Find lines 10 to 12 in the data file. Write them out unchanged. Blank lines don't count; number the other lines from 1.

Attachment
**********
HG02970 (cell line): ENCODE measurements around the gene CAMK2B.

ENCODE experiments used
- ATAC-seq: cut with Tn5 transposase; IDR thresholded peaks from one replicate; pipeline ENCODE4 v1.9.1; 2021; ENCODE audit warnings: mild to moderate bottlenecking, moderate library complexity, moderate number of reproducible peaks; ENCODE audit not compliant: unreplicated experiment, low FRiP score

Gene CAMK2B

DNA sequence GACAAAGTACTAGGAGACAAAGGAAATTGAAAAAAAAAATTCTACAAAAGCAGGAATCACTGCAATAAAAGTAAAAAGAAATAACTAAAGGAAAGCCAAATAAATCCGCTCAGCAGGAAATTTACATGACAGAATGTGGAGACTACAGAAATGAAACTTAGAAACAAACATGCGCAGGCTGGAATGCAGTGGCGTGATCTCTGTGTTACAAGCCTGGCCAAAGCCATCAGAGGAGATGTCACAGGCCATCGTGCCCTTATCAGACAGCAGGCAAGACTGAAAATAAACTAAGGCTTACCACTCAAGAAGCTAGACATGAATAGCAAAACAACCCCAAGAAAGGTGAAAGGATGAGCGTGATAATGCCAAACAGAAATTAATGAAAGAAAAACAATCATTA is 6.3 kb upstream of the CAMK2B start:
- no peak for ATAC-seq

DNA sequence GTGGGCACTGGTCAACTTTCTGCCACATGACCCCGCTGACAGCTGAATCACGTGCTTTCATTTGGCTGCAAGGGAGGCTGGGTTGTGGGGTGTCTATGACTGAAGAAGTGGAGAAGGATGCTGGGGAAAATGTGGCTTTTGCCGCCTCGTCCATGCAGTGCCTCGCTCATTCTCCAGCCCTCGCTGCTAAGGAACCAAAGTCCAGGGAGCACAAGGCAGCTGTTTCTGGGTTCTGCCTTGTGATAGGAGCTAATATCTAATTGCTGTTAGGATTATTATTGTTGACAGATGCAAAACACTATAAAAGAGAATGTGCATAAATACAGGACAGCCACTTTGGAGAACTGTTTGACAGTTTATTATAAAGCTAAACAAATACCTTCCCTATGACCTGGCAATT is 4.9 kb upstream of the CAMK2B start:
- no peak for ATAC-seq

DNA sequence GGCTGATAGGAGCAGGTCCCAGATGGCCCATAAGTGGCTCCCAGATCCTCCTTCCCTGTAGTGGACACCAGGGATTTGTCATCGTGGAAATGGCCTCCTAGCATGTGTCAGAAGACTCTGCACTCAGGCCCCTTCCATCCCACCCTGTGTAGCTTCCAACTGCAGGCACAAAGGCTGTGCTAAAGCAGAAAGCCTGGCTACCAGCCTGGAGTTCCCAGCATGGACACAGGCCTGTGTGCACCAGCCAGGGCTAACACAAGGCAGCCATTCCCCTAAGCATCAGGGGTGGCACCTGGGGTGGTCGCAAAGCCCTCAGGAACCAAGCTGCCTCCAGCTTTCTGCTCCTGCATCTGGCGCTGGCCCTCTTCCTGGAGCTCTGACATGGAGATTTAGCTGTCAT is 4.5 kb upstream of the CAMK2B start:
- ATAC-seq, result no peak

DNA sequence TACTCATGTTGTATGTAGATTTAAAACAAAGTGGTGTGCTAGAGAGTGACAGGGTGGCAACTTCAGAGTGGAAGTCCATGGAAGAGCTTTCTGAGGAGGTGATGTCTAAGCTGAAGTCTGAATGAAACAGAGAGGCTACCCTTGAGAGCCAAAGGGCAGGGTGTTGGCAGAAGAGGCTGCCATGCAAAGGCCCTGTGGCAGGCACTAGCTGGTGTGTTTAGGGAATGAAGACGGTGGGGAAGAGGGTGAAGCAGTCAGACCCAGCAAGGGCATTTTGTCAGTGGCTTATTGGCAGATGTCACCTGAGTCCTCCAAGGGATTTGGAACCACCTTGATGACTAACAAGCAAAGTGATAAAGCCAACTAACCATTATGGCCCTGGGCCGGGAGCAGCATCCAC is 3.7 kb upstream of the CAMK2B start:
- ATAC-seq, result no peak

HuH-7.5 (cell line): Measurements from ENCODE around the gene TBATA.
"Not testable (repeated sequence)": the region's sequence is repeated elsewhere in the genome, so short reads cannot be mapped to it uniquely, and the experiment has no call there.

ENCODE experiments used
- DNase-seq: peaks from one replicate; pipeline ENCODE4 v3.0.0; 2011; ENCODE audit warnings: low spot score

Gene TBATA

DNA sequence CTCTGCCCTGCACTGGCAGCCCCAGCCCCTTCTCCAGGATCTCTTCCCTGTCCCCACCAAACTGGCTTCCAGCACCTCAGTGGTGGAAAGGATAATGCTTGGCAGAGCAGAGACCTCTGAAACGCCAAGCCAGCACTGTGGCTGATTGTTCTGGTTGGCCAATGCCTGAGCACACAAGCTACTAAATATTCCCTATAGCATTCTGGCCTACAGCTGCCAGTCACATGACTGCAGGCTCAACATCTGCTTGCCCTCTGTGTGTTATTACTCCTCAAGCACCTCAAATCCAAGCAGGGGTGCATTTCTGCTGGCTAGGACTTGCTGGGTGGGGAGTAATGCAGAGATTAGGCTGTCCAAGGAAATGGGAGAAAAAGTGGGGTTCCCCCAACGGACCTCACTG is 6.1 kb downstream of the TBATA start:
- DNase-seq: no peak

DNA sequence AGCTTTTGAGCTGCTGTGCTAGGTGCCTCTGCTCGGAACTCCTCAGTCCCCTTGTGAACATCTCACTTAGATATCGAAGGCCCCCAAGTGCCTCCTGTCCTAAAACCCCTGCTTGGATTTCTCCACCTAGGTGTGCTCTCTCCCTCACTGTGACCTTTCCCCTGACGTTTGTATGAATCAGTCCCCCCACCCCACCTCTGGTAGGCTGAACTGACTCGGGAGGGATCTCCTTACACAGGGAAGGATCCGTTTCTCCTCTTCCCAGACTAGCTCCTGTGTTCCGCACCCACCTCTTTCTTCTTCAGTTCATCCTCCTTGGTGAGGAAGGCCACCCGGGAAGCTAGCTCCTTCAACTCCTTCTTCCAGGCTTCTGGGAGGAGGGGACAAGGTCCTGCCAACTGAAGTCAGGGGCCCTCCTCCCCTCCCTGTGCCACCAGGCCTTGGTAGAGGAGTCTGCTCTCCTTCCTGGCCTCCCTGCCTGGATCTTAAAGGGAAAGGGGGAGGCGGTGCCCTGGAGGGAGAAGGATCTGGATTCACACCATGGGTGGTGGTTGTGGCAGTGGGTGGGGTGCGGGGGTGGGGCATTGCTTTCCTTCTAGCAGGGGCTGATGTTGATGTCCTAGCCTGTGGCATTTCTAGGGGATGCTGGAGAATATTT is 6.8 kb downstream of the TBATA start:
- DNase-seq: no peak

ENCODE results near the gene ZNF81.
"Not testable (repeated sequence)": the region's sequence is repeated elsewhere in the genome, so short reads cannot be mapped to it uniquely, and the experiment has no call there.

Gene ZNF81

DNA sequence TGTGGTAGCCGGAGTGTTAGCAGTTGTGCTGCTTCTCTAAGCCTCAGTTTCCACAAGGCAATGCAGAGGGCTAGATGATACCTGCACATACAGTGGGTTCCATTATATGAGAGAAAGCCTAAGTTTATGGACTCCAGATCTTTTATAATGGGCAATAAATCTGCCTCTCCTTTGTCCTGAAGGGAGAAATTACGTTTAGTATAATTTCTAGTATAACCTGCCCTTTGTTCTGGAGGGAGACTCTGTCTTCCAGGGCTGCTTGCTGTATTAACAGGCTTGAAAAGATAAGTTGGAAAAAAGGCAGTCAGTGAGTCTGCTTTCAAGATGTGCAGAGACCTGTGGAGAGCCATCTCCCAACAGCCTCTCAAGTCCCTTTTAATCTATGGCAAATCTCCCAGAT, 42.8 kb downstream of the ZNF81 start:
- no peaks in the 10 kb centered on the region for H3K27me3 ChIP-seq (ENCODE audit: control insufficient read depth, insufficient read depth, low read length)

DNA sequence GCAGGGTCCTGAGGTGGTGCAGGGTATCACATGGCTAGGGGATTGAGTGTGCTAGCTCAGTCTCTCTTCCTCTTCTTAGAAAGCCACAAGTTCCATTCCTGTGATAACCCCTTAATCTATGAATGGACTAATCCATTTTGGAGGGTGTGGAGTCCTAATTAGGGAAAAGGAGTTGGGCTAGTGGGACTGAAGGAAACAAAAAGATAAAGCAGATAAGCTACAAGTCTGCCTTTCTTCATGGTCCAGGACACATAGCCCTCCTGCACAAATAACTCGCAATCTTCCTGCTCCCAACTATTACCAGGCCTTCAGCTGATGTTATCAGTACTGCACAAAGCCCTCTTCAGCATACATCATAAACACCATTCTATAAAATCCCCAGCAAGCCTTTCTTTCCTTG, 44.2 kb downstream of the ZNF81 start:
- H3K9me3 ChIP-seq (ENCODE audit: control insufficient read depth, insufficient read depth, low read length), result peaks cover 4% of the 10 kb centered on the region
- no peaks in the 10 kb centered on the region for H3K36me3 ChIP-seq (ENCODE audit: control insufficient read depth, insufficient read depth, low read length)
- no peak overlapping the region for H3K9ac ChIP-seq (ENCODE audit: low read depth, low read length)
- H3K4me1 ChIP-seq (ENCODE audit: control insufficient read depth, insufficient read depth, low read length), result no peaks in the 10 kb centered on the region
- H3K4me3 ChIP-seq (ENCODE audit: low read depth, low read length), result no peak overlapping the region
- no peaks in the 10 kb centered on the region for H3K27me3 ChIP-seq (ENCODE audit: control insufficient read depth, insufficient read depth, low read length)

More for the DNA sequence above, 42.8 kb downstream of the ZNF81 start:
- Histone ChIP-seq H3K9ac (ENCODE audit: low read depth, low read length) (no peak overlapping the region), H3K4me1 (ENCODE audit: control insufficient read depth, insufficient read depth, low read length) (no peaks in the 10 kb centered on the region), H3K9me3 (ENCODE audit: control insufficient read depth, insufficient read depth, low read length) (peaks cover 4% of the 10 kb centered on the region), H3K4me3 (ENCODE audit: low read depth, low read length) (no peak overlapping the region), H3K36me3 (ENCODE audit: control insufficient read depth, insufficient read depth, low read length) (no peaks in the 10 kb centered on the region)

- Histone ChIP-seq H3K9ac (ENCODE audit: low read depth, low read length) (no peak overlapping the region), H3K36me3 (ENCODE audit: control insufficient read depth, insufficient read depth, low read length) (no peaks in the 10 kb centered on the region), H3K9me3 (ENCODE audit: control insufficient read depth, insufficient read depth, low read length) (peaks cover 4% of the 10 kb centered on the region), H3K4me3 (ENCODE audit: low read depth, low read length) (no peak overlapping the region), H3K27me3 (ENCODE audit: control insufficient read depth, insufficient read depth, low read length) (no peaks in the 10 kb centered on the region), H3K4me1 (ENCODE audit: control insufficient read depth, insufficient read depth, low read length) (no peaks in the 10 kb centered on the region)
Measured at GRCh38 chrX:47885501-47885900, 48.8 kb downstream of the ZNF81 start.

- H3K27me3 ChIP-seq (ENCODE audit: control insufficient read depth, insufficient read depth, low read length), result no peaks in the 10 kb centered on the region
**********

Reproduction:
- ATAC-seq, result no peak

DNA sequence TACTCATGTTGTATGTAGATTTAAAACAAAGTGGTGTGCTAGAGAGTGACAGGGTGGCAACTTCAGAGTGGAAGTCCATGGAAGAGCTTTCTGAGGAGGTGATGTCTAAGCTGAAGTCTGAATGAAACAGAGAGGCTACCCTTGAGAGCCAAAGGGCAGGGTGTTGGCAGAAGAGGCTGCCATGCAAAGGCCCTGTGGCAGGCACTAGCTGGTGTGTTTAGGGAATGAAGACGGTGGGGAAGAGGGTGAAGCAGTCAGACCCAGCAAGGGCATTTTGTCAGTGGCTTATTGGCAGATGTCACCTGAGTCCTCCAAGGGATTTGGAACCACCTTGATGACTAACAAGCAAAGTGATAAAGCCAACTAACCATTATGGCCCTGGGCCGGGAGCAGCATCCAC is 3.7 kb upstream of the CAMK2B start:
- ATAC-seq, result no peak